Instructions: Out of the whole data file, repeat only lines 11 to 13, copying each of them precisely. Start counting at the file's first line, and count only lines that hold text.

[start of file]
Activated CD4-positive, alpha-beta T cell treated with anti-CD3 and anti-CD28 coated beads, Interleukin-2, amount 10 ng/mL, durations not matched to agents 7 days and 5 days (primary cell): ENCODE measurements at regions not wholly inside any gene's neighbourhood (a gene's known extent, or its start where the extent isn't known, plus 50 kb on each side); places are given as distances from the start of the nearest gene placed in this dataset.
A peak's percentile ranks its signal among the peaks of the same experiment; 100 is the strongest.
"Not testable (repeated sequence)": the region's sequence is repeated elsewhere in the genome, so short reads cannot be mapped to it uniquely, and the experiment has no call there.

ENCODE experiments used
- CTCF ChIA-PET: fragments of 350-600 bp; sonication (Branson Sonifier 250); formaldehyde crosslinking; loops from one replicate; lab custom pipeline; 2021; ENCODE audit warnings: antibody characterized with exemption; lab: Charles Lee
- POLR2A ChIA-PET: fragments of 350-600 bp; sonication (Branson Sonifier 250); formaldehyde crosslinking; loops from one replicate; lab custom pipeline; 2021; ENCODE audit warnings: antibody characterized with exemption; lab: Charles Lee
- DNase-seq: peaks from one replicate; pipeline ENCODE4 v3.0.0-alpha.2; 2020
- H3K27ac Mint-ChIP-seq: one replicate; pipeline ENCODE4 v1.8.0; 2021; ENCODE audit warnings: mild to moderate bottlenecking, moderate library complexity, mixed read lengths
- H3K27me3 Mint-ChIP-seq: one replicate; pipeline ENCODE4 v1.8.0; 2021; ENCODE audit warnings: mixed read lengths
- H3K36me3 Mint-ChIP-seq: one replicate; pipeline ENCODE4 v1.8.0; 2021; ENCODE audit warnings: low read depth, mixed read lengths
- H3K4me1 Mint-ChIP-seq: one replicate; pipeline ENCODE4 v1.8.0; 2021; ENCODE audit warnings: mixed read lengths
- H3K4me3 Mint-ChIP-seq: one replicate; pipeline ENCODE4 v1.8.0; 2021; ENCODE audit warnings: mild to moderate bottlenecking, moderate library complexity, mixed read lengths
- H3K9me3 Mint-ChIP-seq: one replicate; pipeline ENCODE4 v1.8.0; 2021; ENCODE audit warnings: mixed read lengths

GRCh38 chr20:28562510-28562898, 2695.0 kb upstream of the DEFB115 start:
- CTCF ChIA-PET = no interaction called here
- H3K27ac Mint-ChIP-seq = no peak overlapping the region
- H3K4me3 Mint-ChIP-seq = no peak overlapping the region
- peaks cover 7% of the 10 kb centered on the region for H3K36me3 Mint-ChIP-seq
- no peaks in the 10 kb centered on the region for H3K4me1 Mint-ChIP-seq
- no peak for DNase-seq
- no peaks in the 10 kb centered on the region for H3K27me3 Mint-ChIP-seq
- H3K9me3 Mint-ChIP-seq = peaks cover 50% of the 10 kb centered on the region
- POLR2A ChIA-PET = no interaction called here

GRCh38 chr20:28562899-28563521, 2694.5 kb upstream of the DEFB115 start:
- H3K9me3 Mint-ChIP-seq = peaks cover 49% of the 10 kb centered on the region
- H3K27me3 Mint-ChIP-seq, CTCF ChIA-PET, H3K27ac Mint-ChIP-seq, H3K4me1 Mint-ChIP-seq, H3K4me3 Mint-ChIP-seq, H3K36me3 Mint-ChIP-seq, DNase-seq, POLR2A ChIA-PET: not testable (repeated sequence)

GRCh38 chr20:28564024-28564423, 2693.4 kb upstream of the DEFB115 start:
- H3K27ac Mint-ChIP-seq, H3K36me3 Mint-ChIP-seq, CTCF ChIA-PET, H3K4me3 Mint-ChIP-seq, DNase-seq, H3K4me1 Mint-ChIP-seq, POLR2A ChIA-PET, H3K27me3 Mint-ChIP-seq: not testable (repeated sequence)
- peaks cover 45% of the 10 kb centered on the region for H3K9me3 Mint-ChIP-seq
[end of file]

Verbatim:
- H3K4me1 Mint-ChIP-seq: one replicate; pipeline ENCODE4 v1.8.0; 2021; ENCODE audit warnings: mixed read lengths
- H3K4me3 Mint-ChIP-seq: one replicate; pipeline ENCODE4 v1.8.0; 2021; ENCODE audit warnings: mild to moderate bottlenecking, moderate library complexity, mixed read lengths
- H3K9me3 Mint-ChIP-seq: one replicate; pipeline ENCODE4 v1.8.0; 2021; ENCODE audit warnings: mixed read lengths